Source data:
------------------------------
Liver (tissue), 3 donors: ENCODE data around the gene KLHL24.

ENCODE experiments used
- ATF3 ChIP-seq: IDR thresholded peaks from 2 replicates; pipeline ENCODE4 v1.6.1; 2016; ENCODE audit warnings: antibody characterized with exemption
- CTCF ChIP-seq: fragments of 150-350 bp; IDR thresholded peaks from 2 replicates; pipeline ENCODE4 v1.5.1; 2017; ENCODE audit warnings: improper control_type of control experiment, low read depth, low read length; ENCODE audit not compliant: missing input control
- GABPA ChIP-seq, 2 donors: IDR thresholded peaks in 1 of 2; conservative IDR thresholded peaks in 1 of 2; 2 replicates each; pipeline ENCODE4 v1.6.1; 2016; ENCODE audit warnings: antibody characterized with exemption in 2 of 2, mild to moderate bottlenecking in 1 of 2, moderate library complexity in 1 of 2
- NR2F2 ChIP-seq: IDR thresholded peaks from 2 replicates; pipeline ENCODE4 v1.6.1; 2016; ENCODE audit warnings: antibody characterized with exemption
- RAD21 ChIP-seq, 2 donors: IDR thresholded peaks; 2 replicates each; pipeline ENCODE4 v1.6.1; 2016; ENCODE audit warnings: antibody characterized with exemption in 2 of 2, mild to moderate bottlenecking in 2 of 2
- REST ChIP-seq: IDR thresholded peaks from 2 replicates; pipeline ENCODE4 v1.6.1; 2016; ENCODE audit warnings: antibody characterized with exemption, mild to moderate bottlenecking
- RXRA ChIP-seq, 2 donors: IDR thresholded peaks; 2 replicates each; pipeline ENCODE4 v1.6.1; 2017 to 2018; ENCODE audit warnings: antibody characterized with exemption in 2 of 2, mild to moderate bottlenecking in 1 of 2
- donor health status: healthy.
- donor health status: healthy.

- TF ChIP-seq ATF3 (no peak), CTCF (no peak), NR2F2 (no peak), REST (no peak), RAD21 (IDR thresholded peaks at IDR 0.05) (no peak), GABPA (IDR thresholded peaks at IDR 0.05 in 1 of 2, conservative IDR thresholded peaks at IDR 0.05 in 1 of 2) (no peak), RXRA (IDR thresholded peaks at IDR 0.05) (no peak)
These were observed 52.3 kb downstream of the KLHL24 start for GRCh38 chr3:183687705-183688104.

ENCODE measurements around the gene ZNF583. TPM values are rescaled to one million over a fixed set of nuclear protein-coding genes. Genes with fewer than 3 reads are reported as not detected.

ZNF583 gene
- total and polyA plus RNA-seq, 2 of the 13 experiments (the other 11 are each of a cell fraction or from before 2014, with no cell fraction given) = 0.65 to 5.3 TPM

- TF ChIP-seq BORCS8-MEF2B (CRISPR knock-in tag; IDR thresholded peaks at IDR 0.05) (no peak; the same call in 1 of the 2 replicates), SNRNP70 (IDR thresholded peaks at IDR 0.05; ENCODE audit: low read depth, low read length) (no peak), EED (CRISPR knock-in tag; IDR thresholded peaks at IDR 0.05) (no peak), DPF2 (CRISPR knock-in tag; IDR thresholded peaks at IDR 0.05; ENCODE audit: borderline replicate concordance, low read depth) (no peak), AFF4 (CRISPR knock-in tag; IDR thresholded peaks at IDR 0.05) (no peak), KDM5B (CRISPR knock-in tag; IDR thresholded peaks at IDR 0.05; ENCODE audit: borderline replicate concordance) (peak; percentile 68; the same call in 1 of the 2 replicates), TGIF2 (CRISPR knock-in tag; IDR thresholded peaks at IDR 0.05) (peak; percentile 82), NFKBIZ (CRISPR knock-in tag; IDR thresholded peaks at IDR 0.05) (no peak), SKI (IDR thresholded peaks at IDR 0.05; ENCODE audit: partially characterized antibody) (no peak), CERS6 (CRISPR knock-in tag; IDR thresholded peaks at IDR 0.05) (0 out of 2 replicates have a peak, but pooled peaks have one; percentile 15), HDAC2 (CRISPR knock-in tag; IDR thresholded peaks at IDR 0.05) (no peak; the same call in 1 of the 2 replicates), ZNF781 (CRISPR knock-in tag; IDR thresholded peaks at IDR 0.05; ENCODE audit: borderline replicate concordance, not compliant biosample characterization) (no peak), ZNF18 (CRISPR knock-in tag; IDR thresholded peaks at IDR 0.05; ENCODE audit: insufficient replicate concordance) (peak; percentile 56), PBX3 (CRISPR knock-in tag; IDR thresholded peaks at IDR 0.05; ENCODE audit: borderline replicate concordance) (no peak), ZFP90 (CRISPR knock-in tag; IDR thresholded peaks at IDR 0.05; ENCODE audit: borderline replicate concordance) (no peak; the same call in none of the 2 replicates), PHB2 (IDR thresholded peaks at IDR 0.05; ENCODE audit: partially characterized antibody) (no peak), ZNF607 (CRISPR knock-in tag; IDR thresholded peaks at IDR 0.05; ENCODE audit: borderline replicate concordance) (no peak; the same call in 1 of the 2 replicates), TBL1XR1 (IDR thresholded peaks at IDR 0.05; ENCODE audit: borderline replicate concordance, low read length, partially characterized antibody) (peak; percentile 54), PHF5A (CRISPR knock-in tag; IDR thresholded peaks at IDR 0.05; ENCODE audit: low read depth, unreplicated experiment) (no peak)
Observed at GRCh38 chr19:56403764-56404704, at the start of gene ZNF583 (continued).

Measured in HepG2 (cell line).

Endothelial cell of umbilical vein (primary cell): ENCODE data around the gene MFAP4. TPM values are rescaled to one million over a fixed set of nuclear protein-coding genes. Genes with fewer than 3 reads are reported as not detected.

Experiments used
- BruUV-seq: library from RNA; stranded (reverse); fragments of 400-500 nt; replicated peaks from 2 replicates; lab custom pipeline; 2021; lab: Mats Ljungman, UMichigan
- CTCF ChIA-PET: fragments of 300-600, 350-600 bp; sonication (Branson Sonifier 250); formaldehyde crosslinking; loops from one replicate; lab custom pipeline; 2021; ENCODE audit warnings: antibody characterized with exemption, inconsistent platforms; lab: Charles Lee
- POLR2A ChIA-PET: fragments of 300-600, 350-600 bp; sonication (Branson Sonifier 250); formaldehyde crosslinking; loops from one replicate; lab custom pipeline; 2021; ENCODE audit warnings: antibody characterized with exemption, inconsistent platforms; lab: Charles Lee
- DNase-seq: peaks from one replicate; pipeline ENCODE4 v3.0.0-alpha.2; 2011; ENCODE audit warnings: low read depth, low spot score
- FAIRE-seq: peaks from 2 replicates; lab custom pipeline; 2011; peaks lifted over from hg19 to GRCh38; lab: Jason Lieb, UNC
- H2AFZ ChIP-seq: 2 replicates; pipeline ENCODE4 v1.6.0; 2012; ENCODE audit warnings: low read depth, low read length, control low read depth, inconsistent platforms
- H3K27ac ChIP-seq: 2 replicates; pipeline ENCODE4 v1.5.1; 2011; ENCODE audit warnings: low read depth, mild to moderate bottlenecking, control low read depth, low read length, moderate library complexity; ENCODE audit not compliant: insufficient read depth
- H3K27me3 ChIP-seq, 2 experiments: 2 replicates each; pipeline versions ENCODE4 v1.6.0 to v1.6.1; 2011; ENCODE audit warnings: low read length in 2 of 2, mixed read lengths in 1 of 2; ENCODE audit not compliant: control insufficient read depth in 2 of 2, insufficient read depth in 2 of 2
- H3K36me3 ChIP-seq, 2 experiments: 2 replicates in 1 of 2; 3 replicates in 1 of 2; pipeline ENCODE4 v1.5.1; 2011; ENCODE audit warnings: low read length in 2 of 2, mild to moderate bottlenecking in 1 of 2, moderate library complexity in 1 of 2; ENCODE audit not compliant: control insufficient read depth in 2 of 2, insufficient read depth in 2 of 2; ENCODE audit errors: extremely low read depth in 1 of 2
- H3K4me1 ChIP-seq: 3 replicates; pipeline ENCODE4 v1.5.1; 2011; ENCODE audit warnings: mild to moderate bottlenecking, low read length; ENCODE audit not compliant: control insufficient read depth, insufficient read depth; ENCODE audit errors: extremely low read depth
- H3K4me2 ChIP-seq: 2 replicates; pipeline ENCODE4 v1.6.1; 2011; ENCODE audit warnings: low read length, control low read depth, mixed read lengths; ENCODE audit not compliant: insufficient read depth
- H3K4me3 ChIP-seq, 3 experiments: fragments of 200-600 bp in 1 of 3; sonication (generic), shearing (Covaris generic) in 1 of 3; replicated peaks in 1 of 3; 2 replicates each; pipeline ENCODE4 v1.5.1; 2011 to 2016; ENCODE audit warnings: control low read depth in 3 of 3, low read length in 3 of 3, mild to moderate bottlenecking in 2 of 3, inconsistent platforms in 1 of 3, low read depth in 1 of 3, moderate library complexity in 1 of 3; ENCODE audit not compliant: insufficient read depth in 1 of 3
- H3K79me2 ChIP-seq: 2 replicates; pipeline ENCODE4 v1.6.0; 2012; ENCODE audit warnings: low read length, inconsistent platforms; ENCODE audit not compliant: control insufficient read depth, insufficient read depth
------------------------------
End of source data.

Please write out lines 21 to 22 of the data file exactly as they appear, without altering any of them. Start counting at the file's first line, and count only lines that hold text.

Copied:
Experiments used
- BruUV-seq: library from RNA; stranded (reverse); fragments of 400-500 nt; replicated peaks from 2 replicates; lab custom pipeline; 2021; lab: Mats Ljungman, UMichigan